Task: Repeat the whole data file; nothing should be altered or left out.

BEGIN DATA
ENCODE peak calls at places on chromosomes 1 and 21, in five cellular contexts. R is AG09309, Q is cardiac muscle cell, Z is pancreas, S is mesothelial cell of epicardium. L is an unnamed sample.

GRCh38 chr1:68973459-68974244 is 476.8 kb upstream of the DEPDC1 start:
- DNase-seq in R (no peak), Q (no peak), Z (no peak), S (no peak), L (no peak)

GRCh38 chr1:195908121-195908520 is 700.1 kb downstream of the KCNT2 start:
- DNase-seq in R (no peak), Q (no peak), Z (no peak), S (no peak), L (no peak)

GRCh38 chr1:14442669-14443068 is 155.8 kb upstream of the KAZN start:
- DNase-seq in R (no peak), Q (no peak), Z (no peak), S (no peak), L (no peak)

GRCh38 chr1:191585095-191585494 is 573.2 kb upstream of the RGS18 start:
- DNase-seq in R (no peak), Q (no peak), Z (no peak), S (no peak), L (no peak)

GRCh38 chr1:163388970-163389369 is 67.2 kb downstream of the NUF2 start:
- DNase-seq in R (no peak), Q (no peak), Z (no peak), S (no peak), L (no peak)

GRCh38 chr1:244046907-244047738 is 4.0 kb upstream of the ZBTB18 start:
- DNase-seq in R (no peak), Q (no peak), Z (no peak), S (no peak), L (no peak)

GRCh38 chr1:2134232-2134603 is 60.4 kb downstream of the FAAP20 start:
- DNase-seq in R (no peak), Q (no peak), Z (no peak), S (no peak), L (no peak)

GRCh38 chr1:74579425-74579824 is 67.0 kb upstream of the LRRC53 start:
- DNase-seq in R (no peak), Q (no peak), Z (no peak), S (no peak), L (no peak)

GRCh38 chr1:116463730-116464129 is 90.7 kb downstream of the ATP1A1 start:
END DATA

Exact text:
ENCODE peak calls at places on chromosomes 1 and 21, in five cellular contexts. R is AG09309, Q is cardiac muscle cell, Z is pancreas, S is mesothelial cell of epicardium. L is an unnamed sample.

GRCh38 chr1:68973459-68974244 is 476.8 kb upstream of the DEPDC1 start:
- DNase-seq in R (no peak), Q (no peak), Z (no peak), S (no peak), L (no peak)

GRCh38 chr1:195908121-195908520 is 700.1 kb downstream of the KCNT2 start:
- DNase-seq in R (no peak), Q (no peak), Z (no peak), S (no peak), L (no peak)

GRCh38 chr1:14442669-14443068 is 155.8 kb upstream of the KAZN start:
- DNase-seq in R (no peak), Q (no peak), Z (no peak), S (no peak), L (no peak)

GRCh38 chr1:191585095-191585494 is 573.2 kb upstream of the RGS18 start:
- DNase-seq in R (no peak), Q (no peak), Z (no peak), S (no peak), L (no peak)

GRCh38 chr1:163388970-163389369 is 67.2 kb downstream of the NUF2 start:
- DNase-seq in R (no peak), Q (no peak), Z (no peak), S (no peak), L (no peak)

GRCh38 chr1:244046907-244047738 is 4.0 kb upstream of the ZBTB18 start:
- DNase-seq in R (no peak), Q (no peak), Z (no peak), S (no peak), L (no peak)

GRCh38 chr1:2134232-2134603 is 60.4 kb downstream of the FAAP20 start:
- DNase-seq in R (no peak), Q (no peak), Z (no peak), S (no peak), L (no peak)

GRCh38 chr1:74579425-74579824 is 67.0 kb upstream of the LRRC53 start:
- DNase-seq in R (no peak), Q (no peak), Z (no peak), S (no peak), L (no peak)

GRCh38 chr1:116463730-116464129 is 90.7 kb downstream of the ATP1A1 start: